When my mother turned 62 years old, in honor of her first Social Security check she threw herself a toga party. She did not invite my sister or I because, honestly, would you invite your kids to a toga party? It would probably cramp your style. She did give us a copy of the invitation, which sports a picture of her in a gold lamé toga on the front.
This is typical of my mother, who also posed faux-nude in a calendar created by her 55 and older (better) neighborhood to raise money for mammograms for low income women. She and her friends strategically covered their bits with oversized tennis balls and flowers in hilarious montages. They received a lot of press for it. My dad decided that he heard enough about boobs and wanted to do a similar calendar to raise money for prostate cancer screenings but would only do it if they did the Full Monty. None of his friends were on board with him. Thank goodness.
Her energy is relentless. She never stops moving and doing. Nearly everything in her house is handmade, from the dishes to the blankets to some of the furniture. She plays bridge and tennis, and she will chastise you for being lazy if you want to sit and rest. Arthritis didn’t slow her down, nor did a stroke or stents in her heart or Crohn’s disease or diabetes.
Needless to say, the rules and my mother are only marginally acquainted. She’s generally law-abiding, and to my knowledge has never been arrested. She’s just a boundary pusher, fearless and strong, and does not care one whit what you think.
For the most part, I admire this about her.
As is typical of her semi-reckless breed, she is a smoker. Is. Present tense. She began sometime in junior high and never really tried to quit, even when all her friends did. Despite growing up in a house thick with cigarette smoke, I have always hated the smell. I would hide the packs, write “this will kill you” on the individual cigarettes, and lecture her pointlessly. We would fight over smoking in the car, sitting in smoking sections of restaurants, and whether or not she could smoke around my newborn babies when they arrived.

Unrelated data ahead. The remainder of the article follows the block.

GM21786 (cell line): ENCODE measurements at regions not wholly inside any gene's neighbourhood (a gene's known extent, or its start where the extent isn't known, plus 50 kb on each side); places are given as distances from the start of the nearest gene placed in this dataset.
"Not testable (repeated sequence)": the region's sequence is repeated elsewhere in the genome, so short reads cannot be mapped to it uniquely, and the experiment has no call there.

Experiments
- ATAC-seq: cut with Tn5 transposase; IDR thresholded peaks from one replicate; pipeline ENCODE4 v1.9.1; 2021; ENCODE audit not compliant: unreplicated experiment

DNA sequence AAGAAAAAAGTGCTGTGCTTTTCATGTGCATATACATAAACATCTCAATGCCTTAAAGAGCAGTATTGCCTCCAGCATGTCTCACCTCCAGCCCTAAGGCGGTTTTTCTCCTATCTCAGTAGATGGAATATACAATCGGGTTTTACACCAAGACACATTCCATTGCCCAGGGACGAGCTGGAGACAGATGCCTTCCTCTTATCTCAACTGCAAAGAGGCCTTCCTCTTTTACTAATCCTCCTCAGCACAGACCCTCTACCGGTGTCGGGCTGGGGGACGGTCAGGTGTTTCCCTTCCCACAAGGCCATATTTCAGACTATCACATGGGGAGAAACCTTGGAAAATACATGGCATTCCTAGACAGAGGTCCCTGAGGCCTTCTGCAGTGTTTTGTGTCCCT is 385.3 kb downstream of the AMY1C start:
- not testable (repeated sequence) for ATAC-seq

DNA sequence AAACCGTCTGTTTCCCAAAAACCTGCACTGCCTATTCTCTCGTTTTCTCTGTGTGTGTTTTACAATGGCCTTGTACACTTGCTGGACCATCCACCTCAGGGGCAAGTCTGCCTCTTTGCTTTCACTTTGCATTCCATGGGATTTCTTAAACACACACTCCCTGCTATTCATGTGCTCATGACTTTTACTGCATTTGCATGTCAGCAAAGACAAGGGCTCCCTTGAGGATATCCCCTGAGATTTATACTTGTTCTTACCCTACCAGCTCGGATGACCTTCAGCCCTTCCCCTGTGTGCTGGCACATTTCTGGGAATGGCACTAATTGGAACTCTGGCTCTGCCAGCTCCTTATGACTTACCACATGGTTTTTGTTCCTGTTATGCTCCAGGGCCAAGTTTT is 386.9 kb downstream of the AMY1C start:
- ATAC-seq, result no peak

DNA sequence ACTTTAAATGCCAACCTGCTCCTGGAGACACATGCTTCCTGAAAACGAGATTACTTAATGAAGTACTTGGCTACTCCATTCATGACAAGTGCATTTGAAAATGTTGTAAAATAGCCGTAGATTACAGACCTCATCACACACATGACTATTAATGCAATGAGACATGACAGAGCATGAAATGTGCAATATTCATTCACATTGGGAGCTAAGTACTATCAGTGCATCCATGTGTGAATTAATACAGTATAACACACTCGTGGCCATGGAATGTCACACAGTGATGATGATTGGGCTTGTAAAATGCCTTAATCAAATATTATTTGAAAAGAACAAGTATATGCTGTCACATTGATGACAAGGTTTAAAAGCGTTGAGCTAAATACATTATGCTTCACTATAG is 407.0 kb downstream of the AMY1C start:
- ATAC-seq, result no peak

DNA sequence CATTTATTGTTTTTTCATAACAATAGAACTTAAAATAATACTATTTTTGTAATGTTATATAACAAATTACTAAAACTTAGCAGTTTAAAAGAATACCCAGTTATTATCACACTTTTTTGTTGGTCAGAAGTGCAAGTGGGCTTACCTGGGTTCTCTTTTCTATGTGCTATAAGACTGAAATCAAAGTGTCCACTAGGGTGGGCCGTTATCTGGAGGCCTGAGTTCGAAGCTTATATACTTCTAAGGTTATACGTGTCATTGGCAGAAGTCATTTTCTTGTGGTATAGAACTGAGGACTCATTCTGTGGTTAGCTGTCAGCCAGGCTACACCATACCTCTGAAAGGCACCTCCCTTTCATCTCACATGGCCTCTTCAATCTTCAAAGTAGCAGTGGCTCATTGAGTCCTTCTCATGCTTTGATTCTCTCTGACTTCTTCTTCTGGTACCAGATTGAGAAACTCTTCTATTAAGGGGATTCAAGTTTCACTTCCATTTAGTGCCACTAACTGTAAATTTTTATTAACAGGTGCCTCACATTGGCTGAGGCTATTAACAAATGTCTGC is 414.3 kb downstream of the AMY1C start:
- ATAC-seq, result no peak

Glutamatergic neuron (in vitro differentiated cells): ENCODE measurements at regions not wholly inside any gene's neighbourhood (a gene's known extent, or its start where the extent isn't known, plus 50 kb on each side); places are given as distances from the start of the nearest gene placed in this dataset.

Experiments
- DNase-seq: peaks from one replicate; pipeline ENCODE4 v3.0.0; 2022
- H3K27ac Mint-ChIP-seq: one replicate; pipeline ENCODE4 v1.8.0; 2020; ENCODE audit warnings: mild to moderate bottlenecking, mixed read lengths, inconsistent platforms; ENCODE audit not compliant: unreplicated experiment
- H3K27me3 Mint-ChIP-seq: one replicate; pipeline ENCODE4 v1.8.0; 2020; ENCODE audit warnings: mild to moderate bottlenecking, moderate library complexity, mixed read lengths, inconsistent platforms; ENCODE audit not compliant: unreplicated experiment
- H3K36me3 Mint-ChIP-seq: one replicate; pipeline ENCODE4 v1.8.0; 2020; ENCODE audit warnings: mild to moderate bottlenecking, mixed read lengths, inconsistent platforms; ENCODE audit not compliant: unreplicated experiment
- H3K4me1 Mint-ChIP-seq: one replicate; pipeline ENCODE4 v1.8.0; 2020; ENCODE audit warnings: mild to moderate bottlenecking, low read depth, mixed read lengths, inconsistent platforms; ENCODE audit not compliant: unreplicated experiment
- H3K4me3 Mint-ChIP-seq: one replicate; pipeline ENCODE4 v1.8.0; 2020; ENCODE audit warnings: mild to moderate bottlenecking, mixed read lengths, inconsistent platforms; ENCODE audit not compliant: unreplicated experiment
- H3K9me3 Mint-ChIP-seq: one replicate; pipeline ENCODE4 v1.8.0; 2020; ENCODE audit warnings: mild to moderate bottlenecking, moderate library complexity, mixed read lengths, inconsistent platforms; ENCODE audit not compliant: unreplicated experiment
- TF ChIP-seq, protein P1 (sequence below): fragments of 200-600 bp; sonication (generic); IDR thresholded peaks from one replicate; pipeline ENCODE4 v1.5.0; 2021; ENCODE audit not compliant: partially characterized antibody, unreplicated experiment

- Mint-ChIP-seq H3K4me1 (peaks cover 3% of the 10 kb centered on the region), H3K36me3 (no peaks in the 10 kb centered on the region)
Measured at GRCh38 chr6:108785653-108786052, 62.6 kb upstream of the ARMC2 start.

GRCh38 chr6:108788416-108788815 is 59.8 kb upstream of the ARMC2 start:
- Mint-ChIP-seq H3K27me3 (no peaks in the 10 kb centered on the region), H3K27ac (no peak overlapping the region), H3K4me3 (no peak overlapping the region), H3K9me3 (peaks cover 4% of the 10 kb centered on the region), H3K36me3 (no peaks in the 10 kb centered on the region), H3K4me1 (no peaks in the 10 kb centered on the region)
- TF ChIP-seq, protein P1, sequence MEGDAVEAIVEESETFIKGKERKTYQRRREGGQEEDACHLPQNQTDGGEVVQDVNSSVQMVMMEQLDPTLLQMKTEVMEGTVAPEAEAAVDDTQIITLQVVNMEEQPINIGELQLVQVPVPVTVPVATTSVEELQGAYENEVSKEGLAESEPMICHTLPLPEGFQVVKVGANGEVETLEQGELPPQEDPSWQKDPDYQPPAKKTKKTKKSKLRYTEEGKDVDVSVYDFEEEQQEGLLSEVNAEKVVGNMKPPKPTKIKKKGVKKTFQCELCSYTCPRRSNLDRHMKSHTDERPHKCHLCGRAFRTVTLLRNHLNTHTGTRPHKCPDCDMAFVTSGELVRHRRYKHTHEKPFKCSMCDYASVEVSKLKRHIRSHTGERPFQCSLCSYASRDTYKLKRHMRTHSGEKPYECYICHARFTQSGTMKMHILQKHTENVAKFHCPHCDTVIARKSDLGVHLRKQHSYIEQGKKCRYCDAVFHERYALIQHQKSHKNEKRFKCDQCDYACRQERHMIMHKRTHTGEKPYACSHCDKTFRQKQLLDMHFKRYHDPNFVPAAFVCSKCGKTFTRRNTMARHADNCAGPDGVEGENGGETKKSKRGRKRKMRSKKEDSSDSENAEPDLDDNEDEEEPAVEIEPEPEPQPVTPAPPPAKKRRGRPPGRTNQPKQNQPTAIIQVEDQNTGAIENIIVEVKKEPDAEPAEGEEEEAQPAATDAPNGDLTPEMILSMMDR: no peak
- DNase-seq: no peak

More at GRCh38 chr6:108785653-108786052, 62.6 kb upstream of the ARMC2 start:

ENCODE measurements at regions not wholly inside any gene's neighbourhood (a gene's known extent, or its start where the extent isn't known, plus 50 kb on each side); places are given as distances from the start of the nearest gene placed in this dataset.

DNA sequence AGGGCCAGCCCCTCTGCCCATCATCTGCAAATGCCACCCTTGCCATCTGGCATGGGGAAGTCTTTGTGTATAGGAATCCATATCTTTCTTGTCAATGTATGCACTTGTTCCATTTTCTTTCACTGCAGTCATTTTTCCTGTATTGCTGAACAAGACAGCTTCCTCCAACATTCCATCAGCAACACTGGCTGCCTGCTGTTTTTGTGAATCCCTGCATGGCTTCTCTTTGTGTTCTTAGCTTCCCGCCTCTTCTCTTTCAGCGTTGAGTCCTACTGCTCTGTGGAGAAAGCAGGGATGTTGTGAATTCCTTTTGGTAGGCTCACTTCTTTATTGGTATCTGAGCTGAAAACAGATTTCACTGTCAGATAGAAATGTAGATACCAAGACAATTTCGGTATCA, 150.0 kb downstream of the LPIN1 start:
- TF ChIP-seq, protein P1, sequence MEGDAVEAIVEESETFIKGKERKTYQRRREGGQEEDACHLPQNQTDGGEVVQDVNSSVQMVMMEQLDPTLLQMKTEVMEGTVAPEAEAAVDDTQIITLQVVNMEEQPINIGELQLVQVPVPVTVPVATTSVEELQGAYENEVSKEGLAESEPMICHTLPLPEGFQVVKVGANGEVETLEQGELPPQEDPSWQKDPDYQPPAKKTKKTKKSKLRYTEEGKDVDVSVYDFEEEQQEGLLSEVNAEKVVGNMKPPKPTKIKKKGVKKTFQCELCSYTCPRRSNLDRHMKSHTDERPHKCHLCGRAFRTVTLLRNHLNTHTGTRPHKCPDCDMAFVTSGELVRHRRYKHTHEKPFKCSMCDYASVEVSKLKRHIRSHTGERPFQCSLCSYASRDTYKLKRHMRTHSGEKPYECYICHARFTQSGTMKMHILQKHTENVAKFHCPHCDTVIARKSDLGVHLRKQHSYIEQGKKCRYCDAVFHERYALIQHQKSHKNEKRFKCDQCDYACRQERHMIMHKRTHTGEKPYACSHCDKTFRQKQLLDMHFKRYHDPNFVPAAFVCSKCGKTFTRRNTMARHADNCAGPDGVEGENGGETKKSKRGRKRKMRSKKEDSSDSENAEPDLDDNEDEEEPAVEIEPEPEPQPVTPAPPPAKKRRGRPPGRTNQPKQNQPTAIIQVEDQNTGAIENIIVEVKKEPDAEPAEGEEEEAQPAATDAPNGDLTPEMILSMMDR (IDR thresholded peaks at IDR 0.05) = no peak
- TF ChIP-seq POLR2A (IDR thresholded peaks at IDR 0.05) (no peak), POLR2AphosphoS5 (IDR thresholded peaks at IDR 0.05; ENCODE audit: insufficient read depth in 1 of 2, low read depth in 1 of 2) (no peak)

In 2018, she was diagnosed with lung cancer. This was sad, of course, but not a surprise. She did not give up smoking. “What?’ She said with brutal logic. “Am I afraid I’m going to get lung cancer?”
She’s tired now. She naps a lot. For the first time in her life, she sits down and rests in the middle of things. Chemo befuddled her brain and made her hair fall out. She still crochets and goes to play blackjack at the casino, but not as often, and with more mistakes.
I know without a doubt that cigarettes, not old age, did this to her. But for cigarettes, she would have lived on and on, an unstoppable force of nature no more controllable than typhoons or tornados. I hate cigarettes. I hate them so much because they are taking my Mommy from me.
Every time I see a young person smoking, I want to slap the cigarette out of their hand and tell them about my mother. How I am watching the most vibrant person I know wither on the vine like grapes in a drought because when she was 15 she thought she was immortal and looked cool. You are a fool, I want to say, committing suicide in a long, painful way, forcing the people who love you to watch this decline in slow motion. Kill yourself, if you want to, but don’t torture them this way. But don’t kill yourself. Life has a lot of things in it that are worth waking up in the morning for.
Right now, I wake up to say hello to my mom while she’s still here to say hello to.
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